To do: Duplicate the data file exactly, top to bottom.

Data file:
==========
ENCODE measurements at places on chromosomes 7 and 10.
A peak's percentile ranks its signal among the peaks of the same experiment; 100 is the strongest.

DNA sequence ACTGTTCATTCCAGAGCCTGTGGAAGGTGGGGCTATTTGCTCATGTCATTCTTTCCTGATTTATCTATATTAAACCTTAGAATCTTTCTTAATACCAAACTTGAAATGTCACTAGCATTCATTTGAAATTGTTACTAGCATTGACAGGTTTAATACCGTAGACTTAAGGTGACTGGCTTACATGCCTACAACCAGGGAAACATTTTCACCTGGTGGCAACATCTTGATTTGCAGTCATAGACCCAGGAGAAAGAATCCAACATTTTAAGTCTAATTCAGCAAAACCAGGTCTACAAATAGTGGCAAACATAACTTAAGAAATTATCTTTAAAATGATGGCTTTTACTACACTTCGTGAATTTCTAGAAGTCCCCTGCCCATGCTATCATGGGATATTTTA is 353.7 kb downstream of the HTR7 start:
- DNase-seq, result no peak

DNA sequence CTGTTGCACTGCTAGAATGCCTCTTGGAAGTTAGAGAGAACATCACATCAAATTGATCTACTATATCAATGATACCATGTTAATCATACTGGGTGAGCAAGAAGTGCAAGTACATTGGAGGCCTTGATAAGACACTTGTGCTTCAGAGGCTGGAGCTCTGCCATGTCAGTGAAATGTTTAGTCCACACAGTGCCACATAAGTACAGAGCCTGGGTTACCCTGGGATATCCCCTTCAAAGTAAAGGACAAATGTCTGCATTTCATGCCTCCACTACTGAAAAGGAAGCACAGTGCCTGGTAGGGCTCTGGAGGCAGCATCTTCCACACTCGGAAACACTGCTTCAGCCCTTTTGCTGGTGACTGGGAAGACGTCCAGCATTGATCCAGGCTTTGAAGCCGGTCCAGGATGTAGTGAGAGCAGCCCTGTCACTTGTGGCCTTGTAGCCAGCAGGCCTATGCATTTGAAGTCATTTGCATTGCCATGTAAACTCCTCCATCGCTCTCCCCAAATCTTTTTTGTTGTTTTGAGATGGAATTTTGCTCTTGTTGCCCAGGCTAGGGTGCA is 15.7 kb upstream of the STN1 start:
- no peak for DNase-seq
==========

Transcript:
ENCODE measurements at places on chromosomes 7 and 10.
A peak's percentile ranks its signal among the peaks of the same experiment; 100 is the strongest.

DNA sequence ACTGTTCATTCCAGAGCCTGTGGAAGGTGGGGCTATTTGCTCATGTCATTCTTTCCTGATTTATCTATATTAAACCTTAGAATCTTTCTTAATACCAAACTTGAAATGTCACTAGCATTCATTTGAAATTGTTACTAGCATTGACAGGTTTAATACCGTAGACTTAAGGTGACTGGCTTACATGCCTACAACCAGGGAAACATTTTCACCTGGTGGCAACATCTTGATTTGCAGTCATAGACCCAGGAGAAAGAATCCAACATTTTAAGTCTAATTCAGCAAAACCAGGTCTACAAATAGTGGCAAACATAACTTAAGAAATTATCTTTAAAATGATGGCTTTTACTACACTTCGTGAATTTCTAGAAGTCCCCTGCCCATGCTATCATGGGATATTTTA is 353.7 kb downstream of the HTR7 start:
- DNase-seq, result no peak

DNA sequence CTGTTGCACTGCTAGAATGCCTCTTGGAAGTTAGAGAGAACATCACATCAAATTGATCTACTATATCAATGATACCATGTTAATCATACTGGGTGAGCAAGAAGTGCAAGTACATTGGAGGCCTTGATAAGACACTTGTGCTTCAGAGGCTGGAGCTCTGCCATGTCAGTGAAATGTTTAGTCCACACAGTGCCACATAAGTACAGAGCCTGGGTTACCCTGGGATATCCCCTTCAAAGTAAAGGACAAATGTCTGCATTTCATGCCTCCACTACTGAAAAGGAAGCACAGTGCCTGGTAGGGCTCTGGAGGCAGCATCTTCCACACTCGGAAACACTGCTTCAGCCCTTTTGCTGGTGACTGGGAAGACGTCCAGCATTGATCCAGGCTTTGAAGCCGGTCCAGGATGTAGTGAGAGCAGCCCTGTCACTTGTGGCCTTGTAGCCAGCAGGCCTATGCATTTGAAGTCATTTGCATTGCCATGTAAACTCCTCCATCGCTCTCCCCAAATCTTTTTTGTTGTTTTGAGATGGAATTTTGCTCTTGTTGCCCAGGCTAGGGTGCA is 15.7 kb upstream of the STN1 start:
- no peak for DNase-seq